When she heard that a newspaper had reported the death of Ron Edwards, Ora Hokes said at first she wasn’t sure it was about the Ron Edwards she knew. Hokes said that skepticism was fitting, given Edwards’ constant criticism of the mainstream media.
“We’re not trusting the newspapers,” Hokes chuckled.
Though Edwards, who died earlier this week, often took the media to task for its coverage — or lack thereof — of African Americans, journalists often reached out to him.
For example, reporters called Edwards for his perspective after a police officer shot and killed Jamar Clark in November 2015. The shooting of Clark, an African American man, sparked weeks of demonstrations outside the 4th Precinct police station on Plymouth Avenue in north Minneapolis.
Decades before the unrest flared along the historic avenue, 600 National Guard troops were called in response to African Americans pushing back against oppression.
Edwards was there.
"It is not a comfortable feeling when you see a Jeep driving up and down the street with at least three military personnel and a 30-caliber machine gun," he said in a 2015 interview with MPR News.
Edwards described daily injustices suffered by African Americans at the hands of law enforcement and other people in power.
"People were just sick and tired of it, because back in the '50s there were all kinds of problems," Edwards said. "Beatings were kind of the order of the day."
Edwards never forgot those times and spoke out whenever he saw history repeating itself, said Hokes, who first met him in the late 1970s. She recently co-founded an advocacy group with Edwards and other longtime civil rights leaders like Spike Moss. The group most recently held a press conference two weeks ago. Hokes said that’s the last time she saw her colleague.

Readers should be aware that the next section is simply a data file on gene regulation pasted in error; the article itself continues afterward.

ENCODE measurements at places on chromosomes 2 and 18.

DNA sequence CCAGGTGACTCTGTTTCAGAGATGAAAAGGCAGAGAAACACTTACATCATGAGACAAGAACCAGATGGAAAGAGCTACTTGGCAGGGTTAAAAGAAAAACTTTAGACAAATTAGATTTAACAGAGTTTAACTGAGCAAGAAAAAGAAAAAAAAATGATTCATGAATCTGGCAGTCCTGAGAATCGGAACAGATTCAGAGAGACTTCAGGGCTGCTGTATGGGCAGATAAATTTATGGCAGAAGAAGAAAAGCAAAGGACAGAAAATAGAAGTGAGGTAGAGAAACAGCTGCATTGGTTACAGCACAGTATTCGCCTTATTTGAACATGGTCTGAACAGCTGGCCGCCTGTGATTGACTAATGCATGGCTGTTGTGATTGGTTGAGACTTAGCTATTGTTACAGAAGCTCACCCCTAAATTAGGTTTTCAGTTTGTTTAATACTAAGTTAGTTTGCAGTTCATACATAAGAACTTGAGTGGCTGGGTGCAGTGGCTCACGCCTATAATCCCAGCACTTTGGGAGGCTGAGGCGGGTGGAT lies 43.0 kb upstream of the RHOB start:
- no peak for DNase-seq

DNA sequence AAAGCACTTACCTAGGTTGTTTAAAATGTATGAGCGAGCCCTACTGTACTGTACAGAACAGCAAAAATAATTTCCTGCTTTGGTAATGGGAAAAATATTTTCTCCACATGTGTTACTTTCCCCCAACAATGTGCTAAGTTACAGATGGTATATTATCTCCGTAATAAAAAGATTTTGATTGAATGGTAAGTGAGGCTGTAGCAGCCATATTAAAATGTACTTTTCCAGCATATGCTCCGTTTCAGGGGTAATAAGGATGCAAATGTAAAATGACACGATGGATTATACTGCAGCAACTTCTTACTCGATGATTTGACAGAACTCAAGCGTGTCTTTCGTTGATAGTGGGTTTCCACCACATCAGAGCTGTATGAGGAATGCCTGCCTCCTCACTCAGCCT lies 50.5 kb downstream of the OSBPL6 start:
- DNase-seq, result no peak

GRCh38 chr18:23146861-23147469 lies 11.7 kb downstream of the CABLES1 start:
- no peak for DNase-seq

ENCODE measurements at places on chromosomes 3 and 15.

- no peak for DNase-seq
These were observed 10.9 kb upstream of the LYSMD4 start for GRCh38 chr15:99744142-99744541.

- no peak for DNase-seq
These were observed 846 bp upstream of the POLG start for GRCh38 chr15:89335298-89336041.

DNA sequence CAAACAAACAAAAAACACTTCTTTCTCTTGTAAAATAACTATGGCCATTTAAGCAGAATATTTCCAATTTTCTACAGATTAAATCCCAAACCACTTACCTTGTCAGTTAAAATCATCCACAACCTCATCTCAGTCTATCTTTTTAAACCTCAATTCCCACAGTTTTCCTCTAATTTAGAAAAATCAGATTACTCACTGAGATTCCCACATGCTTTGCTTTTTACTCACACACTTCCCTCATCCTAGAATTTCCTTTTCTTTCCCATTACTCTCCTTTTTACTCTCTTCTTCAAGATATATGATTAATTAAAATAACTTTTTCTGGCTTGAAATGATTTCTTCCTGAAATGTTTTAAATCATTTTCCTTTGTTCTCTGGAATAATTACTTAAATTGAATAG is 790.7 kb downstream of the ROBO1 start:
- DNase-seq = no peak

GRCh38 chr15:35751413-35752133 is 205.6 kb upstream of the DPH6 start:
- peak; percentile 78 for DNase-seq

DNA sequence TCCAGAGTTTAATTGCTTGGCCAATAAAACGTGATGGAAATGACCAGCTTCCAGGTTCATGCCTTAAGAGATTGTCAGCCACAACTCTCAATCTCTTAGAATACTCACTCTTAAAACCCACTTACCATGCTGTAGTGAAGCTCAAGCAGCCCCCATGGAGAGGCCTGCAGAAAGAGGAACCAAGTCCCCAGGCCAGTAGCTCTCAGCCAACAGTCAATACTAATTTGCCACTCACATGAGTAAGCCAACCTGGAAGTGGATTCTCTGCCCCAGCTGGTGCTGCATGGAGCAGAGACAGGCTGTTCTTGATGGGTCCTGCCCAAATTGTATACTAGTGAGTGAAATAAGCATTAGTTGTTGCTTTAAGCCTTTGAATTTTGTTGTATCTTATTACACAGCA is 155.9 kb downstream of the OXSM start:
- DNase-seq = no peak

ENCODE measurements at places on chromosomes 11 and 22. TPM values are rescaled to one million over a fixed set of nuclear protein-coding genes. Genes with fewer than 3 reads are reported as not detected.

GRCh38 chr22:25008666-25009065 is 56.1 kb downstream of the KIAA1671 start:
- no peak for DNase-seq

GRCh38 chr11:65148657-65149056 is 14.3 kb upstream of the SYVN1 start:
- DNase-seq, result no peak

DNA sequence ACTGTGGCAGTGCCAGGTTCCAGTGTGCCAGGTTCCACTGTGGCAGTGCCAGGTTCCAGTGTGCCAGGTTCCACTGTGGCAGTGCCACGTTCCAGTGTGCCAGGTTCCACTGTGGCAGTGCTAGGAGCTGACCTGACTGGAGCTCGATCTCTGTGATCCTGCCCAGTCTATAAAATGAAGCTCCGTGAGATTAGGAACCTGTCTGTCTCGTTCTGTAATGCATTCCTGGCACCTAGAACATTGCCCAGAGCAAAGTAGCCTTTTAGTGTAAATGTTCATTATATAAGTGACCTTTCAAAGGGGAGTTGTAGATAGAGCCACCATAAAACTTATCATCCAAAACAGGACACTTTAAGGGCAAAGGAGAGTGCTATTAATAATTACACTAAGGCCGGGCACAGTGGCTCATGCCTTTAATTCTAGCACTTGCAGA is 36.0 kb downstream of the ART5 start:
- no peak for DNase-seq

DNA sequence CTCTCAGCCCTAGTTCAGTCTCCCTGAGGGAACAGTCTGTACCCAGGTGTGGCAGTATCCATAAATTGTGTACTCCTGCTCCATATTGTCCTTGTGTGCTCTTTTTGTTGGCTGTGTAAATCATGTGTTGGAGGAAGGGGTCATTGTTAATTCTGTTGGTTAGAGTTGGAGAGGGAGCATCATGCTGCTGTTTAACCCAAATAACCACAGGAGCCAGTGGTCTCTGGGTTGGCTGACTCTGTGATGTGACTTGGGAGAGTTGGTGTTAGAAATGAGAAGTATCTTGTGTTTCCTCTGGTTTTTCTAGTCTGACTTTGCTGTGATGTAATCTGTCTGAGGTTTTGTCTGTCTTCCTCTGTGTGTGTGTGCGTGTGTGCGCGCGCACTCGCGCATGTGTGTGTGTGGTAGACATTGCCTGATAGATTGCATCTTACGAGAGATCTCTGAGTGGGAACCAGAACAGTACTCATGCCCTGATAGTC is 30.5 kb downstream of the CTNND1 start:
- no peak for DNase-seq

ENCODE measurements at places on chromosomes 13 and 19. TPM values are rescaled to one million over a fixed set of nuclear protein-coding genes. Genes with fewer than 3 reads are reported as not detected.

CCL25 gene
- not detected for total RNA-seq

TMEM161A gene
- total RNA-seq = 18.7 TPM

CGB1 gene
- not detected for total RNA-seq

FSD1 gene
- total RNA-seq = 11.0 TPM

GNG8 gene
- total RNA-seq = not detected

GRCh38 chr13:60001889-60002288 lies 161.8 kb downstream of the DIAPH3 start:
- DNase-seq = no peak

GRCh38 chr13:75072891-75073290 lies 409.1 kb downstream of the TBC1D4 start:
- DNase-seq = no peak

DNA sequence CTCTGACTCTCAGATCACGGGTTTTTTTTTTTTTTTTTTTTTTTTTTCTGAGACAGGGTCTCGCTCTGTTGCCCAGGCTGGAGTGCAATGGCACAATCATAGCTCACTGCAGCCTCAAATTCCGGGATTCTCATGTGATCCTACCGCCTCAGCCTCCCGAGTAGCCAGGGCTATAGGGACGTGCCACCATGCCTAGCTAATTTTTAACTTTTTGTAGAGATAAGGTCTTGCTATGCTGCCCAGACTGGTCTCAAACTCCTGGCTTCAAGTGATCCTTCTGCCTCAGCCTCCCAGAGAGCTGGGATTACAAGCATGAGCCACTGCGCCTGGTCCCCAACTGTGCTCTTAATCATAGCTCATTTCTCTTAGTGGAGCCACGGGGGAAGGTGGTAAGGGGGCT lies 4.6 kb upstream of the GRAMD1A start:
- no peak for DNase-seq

“We’re all born to die. And we know that we are going to go,” she said. “But it’s still unbelievable when you see someone and then they’re gone.”
Hokes said Edwards, who was born in Missouri, often told her about his upbringing and his early experiences with Jim Crow segregation. His father was a waiter who served white travelers on passenger rail cars.
“If you think of the deep south, Jim Crow, you think of the Pullman porters and being in service, [and] how that would impact him,” said Hokes.
Segregation was not confined to the South. Hokes said Edwards and other African Americans who came “up north” discovered much of the same kind of treatment they experienced in southern states.
Edwards didn’t sit idly by when he witnessed or experienced racial inequality. He did something.
Throughout his lifetime Edwards sat on dozens of civic boards, commissions and panels. Edwards is believed to be the longest seated chair of the Minneapolis Urban League. He’s also served as the head of the Minneapolis NAACP.
Don Allen has co-hosted a radio program with Edwards for the last 10 years. And he’s known Edwards ever since he was a kid.
“My uncle, the late Rev. Walter L. Battle gave him his first haircut when he arrived in the Twin Cities,” said Allen. “He’s been a close friend of my aunts and uncles for years. And so he’s always someone who’s always been around.”
Edwards turned 81 earlier this month. And Allen said Edwards’ mind was as sharp as any 20-year-old’s.
“He could recall stuff from the ‘50s, like it happened yesterday, in detail,” he said.
Edwards often used his platform on the radio show to hold people in power and in the community to account. And sometimes, said Allen, that rubbed people the wrong way.
Allen said Edwards did a lot for the community that never received much attention or recognition. The activist often used his connections to help people who needed resources or help with legal matters. But Edwards’ name does not appear on the list of black Minnesotans who’ve made outstanding contributions to the community, Allen said.
“I said, Mr. Edwards ‘Why don’t they give you an award?’And his response is, ‘They don’t reward the truth.’”